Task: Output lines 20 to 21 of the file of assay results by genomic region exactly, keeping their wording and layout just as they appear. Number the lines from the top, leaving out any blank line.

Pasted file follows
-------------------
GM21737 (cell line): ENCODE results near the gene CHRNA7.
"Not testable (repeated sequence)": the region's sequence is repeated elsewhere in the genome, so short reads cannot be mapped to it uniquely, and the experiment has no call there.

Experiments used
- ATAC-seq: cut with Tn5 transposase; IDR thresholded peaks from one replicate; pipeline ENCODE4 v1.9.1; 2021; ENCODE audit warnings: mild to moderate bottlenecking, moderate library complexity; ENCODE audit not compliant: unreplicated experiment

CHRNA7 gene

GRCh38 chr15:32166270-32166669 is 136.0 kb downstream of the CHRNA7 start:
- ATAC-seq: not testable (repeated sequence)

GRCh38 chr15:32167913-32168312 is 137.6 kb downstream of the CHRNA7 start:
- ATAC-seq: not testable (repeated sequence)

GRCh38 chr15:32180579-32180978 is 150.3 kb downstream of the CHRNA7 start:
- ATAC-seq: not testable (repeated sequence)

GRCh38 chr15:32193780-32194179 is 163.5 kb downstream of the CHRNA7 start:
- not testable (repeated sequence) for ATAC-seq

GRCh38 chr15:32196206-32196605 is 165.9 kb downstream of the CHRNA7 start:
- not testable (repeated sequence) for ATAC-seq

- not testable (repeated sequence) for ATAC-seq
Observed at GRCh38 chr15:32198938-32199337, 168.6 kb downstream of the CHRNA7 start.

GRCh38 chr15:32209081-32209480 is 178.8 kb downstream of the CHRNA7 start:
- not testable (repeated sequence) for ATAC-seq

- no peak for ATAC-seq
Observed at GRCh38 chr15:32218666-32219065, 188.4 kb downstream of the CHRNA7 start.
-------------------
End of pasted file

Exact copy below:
- no peak for ATAC-seq
Observed at GRCh38 chr15:32218666-32219065, 188.4 kb downstream of the CHRNA7 start.